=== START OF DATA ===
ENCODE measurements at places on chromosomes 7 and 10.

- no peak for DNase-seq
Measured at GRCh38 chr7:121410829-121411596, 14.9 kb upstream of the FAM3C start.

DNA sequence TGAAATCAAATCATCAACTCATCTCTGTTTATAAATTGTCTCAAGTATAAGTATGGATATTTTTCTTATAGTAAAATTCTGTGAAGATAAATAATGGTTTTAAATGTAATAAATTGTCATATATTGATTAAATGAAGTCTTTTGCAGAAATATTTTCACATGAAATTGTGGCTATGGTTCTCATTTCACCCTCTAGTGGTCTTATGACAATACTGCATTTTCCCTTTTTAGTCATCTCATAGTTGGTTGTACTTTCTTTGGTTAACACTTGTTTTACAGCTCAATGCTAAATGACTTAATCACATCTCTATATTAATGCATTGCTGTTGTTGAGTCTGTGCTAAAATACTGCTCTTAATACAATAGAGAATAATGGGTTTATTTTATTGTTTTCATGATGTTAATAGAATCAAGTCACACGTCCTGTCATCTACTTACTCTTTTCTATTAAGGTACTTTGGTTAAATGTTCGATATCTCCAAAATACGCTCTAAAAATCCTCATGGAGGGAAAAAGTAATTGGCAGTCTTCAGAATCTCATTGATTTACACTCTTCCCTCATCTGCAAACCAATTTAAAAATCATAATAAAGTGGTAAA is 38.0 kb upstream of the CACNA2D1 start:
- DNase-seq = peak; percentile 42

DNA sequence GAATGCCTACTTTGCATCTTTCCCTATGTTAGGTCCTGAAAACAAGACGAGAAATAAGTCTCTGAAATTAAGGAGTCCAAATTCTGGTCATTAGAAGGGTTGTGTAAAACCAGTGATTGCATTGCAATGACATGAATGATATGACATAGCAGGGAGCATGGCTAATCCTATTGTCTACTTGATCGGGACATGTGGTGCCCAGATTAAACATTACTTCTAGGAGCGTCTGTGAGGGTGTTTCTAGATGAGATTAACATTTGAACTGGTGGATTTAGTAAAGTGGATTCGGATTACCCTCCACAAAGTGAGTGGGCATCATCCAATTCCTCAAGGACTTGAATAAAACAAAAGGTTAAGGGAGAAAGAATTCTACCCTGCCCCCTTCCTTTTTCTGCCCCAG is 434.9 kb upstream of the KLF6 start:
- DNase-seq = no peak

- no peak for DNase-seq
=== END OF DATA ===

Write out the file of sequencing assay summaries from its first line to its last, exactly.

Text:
ENCODE measurements at places on chromosomes 7 and 10.

- no peak for DNase-seq
Measured at GRCh38 chr7:121410829-121411596, 14.9 kb upstream of the FAM3C start.

DNA sequence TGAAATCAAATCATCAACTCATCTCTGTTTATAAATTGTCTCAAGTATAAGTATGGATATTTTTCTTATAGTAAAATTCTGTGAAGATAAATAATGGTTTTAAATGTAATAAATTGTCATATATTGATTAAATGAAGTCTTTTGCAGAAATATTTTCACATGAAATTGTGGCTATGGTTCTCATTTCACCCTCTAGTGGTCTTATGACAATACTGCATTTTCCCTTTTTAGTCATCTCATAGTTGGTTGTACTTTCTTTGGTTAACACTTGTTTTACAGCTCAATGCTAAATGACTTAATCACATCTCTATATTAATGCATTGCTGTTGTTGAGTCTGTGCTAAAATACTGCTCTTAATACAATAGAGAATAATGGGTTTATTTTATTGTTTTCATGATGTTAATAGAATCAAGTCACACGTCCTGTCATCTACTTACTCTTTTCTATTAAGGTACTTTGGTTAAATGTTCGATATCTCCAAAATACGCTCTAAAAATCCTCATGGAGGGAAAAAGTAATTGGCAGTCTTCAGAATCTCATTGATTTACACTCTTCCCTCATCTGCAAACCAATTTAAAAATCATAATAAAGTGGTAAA is 38.0 kb upstream of the CACNA2D1 start:
- DNase-seq = peak; percentile 42

DNA sequence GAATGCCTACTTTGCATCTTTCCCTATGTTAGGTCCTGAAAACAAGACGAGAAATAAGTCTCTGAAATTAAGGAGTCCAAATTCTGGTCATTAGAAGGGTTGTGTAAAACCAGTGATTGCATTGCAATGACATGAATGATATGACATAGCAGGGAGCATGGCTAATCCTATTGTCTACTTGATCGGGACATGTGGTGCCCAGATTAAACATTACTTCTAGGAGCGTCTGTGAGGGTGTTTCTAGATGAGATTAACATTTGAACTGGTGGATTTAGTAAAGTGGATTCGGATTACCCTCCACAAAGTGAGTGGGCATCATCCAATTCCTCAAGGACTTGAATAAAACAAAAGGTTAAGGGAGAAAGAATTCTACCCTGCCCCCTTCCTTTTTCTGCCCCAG is 434.9 kb upstream of the KLF6 start:
- DNase-seq = no peak

- no peak for DNase-seq